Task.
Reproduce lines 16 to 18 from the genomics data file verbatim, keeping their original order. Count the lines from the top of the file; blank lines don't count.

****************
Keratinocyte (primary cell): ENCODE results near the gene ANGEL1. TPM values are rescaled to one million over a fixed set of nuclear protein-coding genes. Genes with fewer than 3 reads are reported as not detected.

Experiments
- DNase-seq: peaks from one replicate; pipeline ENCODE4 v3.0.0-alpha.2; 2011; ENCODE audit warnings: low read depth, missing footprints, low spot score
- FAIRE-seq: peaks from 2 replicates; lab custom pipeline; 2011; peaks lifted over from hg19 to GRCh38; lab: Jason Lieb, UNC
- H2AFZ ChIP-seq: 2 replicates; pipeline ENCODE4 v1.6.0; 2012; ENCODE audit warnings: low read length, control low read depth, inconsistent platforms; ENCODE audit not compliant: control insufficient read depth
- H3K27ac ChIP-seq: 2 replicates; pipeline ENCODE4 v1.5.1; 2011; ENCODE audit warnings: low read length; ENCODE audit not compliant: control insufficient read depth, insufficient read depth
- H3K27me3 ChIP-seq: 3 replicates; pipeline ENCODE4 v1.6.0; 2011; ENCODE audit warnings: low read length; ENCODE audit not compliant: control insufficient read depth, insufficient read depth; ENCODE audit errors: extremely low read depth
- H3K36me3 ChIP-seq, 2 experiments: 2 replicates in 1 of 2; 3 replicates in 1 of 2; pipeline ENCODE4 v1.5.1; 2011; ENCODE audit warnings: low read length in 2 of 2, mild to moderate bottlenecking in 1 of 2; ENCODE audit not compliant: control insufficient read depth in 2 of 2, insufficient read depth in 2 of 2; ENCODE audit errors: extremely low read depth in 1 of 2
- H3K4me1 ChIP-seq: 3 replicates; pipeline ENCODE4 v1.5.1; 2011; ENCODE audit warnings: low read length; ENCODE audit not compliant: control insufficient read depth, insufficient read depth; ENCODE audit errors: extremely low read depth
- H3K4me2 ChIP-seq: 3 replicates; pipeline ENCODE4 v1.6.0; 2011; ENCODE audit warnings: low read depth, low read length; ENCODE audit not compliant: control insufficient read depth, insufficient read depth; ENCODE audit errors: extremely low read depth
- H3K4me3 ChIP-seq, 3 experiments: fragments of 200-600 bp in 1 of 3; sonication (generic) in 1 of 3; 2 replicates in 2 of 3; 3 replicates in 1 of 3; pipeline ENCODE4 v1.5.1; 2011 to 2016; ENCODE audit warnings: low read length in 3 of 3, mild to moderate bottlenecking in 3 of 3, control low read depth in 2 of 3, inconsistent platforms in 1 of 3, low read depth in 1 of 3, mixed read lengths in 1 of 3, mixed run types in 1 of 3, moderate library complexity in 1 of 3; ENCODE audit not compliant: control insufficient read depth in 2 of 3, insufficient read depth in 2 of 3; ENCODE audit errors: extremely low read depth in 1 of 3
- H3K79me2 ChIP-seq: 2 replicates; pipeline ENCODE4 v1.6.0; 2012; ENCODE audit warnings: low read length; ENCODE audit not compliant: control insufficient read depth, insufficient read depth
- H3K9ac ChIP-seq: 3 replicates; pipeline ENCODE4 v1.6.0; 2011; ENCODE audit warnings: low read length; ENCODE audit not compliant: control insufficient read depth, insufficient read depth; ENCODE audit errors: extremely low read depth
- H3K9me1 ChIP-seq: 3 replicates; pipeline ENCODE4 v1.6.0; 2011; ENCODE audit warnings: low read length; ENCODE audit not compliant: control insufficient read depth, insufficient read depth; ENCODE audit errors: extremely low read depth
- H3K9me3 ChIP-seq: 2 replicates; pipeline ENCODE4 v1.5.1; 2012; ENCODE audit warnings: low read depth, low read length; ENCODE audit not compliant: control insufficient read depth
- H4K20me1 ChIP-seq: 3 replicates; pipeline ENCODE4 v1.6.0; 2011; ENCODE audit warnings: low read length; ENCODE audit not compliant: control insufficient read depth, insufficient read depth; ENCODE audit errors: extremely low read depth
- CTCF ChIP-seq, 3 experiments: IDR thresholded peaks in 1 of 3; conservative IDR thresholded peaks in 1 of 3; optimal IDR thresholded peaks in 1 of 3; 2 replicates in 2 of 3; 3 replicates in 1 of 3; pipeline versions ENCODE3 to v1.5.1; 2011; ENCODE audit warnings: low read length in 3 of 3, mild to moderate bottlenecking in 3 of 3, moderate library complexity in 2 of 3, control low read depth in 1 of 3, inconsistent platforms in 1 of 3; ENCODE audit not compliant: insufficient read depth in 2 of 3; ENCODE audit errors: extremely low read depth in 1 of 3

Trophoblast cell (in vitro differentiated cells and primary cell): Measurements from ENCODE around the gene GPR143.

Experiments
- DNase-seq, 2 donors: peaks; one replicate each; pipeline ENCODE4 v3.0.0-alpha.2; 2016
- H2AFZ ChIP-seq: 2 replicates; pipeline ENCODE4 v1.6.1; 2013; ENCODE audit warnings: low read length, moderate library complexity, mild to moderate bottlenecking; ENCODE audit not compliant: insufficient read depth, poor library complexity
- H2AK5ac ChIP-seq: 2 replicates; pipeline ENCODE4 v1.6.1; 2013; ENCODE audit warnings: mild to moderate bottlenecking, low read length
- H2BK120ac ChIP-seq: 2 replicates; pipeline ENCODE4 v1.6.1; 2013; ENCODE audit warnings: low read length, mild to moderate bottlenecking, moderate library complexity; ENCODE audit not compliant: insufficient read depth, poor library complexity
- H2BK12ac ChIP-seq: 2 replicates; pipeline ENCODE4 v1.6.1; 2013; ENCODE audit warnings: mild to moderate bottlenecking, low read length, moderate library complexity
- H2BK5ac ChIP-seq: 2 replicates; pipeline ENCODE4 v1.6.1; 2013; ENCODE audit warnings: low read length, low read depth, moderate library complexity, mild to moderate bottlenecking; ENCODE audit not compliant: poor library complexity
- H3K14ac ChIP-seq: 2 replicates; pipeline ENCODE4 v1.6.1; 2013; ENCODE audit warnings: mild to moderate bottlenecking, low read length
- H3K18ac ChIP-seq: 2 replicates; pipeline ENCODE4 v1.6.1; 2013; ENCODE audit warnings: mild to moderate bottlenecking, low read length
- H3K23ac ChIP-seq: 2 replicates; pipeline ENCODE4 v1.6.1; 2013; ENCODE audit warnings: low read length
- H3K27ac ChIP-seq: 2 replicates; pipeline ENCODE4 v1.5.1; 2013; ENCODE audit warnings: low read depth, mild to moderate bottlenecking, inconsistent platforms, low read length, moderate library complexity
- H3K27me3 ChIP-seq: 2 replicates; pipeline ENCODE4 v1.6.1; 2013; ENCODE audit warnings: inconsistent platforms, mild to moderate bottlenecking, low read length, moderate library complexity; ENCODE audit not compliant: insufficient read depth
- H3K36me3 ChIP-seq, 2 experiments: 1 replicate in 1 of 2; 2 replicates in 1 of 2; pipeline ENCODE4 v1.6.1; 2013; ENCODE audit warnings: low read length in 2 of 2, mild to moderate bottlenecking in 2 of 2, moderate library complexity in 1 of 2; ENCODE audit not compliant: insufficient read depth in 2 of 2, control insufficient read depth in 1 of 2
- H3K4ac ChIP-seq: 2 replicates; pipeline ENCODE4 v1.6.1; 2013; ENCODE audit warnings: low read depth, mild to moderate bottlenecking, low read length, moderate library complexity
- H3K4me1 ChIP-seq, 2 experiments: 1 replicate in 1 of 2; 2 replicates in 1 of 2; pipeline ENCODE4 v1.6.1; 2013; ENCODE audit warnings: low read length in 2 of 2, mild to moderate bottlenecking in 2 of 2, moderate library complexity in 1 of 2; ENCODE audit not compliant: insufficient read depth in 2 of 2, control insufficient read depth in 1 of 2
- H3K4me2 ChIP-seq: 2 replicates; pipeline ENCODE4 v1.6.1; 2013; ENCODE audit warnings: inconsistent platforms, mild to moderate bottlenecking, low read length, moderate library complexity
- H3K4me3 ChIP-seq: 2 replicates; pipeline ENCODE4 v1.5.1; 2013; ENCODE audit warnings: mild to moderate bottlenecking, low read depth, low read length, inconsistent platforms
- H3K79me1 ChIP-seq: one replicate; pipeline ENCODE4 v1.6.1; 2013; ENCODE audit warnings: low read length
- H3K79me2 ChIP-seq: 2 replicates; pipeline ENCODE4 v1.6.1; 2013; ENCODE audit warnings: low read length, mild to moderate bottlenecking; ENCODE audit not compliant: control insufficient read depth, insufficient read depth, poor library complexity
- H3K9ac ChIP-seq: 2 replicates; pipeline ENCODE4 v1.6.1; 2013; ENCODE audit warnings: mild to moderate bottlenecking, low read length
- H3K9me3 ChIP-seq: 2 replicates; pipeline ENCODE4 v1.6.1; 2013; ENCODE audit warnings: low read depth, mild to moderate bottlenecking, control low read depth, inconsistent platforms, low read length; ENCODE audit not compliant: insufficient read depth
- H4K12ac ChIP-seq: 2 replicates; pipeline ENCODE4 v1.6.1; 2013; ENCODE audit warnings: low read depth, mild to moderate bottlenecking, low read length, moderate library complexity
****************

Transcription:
- H4K20me1 ChIP-seq: 3 replicates; pipeline ENCODE4 v1.6.0; 2011; ENCODE audit warnings: low read length; ENCODE audit not compliant: control insufficient read depth, insufficient read depth; ENCODE audit errors: extremely low read depth
- CTCF ChIP-seq, 3 experiments: IDR thresholded peaks in 1 of 3; conservative IDR thresholded peaks in 1 of 3; optimal IDR thresholded peaks in 1 of 3; 2 replicates in 2 of 3; 3 replicates in 1 of 3; pipeline versions ENCODE3 to v1.5.1; 2011; ENCODE audit warnings: low read length in 3 of 3, mild to moderate bottlenecking in 3 of 3, moderate library complexity in 2 of 3, control low read depth in 1 of 3, inconsistent platforms in 1 of 3; ENCODE audit not compliant: insufficient read depth in 2 of 3; ENCODE audit errors: extremely low read depth in 1 of 3

Trophoblast cell (in vitro differentiated cells and primary cell): Measurements from ENCODE around the gene GPR143.